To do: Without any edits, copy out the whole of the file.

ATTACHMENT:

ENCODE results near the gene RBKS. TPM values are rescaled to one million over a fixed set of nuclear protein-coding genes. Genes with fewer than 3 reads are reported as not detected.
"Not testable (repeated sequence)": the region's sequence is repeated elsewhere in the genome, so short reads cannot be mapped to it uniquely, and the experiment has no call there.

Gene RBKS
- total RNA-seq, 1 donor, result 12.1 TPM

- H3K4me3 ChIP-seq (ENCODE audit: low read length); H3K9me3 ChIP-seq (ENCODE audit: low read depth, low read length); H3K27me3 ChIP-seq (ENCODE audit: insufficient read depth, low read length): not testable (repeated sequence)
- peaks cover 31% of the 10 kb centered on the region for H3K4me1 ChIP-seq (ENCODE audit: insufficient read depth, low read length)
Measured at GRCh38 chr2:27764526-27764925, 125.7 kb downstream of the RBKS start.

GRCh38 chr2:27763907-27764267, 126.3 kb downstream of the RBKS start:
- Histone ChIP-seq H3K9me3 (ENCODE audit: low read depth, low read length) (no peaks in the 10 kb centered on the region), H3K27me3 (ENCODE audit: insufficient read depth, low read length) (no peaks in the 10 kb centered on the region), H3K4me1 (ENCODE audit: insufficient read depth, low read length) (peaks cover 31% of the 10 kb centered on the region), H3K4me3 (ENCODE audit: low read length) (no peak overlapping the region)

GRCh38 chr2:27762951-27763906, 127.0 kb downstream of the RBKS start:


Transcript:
ENCODE results near the gene RBKS. TPM values are rescaled to one million over a fixed set of nuclear protein-coding genes. Genes with fewer than 3 reads are reported as not detected.
"Not testable (repeated sequence)": the region's sequence is repeated elsewhere in the genome, so short reads cannot be mapped to it uniquely, and the experiment has no call there.

Gene RBKS
- total RNA-seq, 1 donor, result 12.1 TPM

- H3K4me3 ChIP-seq (ENCODE audit: low read length); H3K9me3 ChIP-seq (ENCODE audit: low read depth, low read length); H3K27me3 ChIP-seq (ENCODE audit: insufficient read depth, low read length): not testable (repeated sequence)
- peaks cover 31% of the 10 kb centered on the region for H3K4me1 ChIP-seq (ENCODE audit: insufficient read depth, low read length)
Measured at GRCh38 chr2:27764526-27764925, 125.7 kb downstream of the RBKS start.

GRCh38 chr2:27763907-27764267, 126.3 kb downstream of the RBKS start:
- Histone ChIP-seq H3K9me3 (ENCODE audit: low read depth, low read length) (no peaks in the 10 kb centered on the region), H3K27me3 (ENCODE audit: insufficient read depth, low read length) (no peaks in the 10 kb centered on the region), H3K4me1 (ENCODE audit: insufficient read depth, low read length) (peaks cover 31% of the 10 kb centered on the region), H3K4me3 (ENCODE audit: low read length) (no peak overlapping the region)

GRCh38 chr2:27762951-27763906, 127.0 kb downstream of the RBKS start: